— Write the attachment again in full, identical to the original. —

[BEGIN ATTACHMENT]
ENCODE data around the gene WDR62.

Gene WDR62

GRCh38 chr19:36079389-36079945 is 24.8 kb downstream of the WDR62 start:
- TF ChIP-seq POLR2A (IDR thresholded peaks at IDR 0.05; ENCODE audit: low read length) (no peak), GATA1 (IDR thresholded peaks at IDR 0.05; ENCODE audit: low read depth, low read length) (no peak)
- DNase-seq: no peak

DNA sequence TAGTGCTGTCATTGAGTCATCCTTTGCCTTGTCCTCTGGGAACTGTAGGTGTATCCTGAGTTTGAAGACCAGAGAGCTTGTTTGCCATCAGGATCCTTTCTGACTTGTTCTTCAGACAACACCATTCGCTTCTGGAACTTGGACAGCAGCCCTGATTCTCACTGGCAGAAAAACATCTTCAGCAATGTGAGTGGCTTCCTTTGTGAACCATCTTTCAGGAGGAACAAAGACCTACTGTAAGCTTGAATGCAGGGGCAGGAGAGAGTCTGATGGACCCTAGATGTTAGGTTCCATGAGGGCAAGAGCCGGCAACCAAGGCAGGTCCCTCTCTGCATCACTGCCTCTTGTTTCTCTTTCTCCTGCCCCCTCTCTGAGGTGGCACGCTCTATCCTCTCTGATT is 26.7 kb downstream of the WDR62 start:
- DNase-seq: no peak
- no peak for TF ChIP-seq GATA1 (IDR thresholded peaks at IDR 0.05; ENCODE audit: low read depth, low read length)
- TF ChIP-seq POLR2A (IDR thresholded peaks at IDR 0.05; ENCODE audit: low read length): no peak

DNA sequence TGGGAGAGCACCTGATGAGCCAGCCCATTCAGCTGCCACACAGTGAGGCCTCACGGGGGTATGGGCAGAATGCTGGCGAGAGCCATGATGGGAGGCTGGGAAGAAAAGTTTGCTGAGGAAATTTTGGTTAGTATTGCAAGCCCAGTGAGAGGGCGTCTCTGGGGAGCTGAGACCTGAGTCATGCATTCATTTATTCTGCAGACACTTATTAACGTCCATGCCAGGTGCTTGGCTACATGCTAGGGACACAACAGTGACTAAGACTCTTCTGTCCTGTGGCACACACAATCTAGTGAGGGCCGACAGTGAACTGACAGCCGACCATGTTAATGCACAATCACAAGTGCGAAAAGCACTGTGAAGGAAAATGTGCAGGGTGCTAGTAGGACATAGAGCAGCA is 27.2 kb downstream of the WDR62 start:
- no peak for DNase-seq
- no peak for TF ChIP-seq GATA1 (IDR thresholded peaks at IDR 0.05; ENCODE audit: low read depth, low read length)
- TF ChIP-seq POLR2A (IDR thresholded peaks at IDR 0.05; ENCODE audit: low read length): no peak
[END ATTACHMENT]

ENCODE data around the gene WDR62.

Gene WDR62

GRCh38 chr19:36079389-36079945 is 24.8 kb downstream of the WDR62 start:
- TF ChIP-seq POLR2A (IDR thresholded peaks at IDR 0.05; ENCODE audit: low read length) (no peak), GATA1 (IDR thresholded peaks at IDR 0.05; ENCODE audit: low read depth, low read length) (no peak)
- DNase-seq: no peak

DNA sequence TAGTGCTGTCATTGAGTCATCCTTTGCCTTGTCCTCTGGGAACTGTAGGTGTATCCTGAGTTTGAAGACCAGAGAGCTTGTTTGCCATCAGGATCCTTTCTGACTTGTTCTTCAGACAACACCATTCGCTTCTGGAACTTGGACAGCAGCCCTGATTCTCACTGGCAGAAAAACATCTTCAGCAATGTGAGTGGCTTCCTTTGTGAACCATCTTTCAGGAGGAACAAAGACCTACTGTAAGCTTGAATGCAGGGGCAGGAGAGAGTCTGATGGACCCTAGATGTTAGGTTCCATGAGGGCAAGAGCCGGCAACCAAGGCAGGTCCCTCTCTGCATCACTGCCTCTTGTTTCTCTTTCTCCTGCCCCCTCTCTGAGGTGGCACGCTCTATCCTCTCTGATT is 26.7 kb downstream of the WDR62 start:
- DNase-seq: no peak
- no peak for TF ChIP-seq GATA1 (IDR thresholded peaks at IDR 0.05; ENCODE audit: low read depth, low read length)
- TF ChIP-seq POLR2A (IDR thresholded peaks at IDR 0.05; ENCODE audit: low read length): no peak

DNA sequence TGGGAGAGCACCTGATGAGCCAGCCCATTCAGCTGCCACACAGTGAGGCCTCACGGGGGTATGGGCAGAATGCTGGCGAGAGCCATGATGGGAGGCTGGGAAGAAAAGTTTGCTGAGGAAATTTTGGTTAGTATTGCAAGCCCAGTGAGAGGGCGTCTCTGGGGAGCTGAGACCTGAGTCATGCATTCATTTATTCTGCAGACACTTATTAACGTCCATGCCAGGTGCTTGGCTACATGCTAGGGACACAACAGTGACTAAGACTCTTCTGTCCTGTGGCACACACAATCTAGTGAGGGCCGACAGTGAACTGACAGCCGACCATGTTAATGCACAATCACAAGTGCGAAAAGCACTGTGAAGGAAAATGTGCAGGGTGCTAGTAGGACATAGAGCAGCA is 27.2 kb downstream of the WDR62 start:
- no peak for DNase-seq
- no peak for TF ChIP-seq GATA1 (IDR thresholded peaks at IDR 0.05; ENCODE audit: low read depth, low read length)
- TF ChIP-seq POLR2A (IDR thresholded peaks at IDR 0.05; ENCODE audit: low read length): no peak